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Single Pair Ethernet and ASi-5 – When and Where does Which Technology make Sense?

What is Single Pair Ethernet?

Single Pair Ethernet (SPE) enables the transmission of data via Ethernet with just one twisted pair of wires.Transfer rates of 10 MB/s to 1 GB/s are currently possible. In contrast, the previous Ethernet technology used in industrial applications requires two or four cable pairs. The two-wire design of Single Pair Ethernet therefore reduces the cabling weight by almost half compared to conventional categories of Ethernet cables.


Furthermore, SPE is used to standardize power transmission. Through Power over Dataline (PoDL), both power and data with an output of up to 50 W are transported on a cable, which are not compatible with the current Power over Ethernet standard.


The idea to develop SPE technology came from the automotive industry. That's because wiring accounts for a large part of the vehicle's weight. In industrial applications, Ethernet with SPE is intended to close the gap between the control system level and the field level, i.e., the sensor/actuator networks, and to create a consistent Ethernet connection. For this reason, SPE cables and connectors are significantly smaller, lighter, and easier to install than previous industrial Ethernet solutions, and ASi needs no connectors at all.

ASi-5 Eliminates the Need for Connectors

Today, the latest ASi generation is already conveniently and cost-effectively replacing many conventional Ethernet connections in the field. Besides the lower costs of ASi, its greatest advantage is that penetration technology makes it possible to completely eliminate the need for prefabricated cables and connectors.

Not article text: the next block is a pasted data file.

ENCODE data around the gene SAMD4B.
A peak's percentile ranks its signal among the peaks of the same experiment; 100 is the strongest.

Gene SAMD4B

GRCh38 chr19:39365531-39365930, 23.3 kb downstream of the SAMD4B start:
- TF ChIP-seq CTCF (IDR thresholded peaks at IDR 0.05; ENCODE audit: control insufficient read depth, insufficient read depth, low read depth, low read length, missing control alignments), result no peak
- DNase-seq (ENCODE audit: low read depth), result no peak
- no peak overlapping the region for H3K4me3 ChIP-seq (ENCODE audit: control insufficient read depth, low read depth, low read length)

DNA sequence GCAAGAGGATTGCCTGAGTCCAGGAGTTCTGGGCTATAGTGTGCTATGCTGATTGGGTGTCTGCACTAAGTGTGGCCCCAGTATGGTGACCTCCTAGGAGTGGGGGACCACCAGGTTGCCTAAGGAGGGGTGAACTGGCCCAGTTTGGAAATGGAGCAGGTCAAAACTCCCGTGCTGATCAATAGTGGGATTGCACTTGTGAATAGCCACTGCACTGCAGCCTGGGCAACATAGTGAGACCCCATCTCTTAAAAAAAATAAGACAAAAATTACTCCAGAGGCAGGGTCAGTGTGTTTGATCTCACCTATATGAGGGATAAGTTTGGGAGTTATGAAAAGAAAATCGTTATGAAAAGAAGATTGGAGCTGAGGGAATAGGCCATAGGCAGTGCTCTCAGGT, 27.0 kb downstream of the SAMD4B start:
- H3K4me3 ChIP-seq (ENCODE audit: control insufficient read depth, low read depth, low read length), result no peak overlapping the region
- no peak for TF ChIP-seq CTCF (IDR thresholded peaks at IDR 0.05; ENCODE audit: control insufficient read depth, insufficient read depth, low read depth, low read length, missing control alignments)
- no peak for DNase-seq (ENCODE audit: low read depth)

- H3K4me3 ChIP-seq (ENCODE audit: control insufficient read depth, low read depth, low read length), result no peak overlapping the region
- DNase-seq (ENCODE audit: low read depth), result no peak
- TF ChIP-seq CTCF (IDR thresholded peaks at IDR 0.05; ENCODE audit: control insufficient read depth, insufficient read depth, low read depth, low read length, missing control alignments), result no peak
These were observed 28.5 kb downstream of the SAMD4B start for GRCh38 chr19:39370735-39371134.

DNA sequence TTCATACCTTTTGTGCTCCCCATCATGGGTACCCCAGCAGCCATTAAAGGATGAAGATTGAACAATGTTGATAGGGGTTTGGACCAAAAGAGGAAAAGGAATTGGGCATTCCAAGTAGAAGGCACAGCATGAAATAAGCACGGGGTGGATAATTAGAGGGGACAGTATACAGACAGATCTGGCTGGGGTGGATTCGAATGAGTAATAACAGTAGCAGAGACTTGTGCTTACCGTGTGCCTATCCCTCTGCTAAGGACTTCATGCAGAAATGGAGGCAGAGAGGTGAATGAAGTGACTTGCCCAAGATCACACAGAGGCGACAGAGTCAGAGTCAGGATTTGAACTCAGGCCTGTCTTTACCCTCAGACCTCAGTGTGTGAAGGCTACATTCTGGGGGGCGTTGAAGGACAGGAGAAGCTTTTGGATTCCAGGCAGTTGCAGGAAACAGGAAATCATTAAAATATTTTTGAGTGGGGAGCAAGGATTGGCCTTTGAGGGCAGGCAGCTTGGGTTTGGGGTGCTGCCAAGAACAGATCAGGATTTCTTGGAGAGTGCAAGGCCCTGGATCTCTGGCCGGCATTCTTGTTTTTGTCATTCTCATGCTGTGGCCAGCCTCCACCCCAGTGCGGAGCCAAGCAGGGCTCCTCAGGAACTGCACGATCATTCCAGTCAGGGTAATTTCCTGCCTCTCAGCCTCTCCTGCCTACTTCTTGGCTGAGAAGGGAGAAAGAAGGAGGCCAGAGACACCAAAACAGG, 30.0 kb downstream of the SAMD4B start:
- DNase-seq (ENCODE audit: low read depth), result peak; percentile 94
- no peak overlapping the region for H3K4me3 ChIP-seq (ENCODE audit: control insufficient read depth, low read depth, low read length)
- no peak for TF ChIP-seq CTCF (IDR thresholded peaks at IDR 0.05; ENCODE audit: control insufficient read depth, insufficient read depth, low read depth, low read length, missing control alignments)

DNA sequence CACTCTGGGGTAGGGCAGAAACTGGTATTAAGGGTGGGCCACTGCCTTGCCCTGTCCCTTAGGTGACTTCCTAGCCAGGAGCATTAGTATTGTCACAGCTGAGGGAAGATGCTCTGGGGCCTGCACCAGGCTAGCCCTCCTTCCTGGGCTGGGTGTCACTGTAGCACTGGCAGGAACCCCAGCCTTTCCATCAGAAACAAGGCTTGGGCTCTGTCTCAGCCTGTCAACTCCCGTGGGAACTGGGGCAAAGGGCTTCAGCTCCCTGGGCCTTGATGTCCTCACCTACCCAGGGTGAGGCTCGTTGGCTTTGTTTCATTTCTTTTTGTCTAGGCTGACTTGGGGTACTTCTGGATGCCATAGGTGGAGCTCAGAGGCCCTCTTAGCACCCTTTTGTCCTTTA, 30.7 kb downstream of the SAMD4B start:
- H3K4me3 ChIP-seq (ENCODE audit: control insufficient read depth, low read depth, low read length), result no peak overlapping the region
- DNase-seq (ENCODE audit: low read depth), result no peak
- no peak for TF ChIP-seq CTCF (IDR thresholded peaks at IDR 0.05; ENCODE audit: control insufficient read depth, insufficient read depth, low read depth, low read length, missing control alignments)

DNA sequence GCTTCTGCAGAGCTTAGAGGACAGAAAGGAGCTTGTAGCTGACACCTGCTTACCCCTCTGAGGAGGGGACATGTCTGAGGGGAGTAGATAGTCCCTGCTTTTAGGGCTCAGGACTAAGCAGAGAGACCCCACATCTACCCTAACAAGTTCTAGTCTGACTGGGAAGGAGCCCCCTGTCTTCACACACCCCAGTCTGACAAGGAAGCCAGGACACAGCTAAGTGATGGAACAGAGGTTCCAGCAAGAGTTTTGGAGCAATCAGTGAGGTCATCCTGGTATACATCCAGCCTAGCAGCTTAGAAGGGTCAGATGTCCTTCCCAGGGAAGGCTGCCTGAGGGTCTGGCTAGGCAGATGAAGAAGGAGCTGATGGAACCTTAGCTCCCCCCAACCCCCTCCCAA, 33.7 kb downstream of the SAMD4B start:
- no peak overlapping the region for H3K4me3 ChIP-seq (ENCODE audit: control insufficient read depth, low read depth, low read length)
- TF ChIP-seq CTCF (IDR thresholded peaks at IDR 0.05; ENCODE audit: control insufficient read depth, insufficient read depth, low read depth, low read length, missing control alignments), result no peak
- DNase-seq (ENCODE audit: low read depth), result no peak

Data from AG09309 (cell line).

What's more, ASi-5 is a completely redesigned system that is optimally adapted to the requirements of Industry 4.0. Thanks to the high data size and short cycle times, which are more than sufficient for many Ethernet-based automation solutions, many things that were previously impossible with AS-Interface can now be realized.


For this reason, ASi-5 is already being used to replace conventional Ethernet connections cost-effectively and conveniently. We offer a wide range of solutions for this. Here are three examples:

  • Our ASi-5 Motor Module for SEW MOVIMOT® (BWU4068) enables the same data image as with an optionally available PROFINET interface from the manufacturer.
  • The ASi-5 Motor Modules for Interroll EC5000 AI (BWU4246, BWU4212) offer the same drive control data as the manufacturer's Ethernet-based roller controllers.
  • With our ASi-5 IO-Link Masters (e.g., BWU4067, BWU3819), you can save up to 40% on a medium-sized application with 50 IO-Link devices compared to comparable Ethernet solutions – while achieving the full performance of IO-Link.


More information about ASi-5

Technical Comparison – ASi-5 vs. Single Pair Ethernet


Switch instead of protocol converter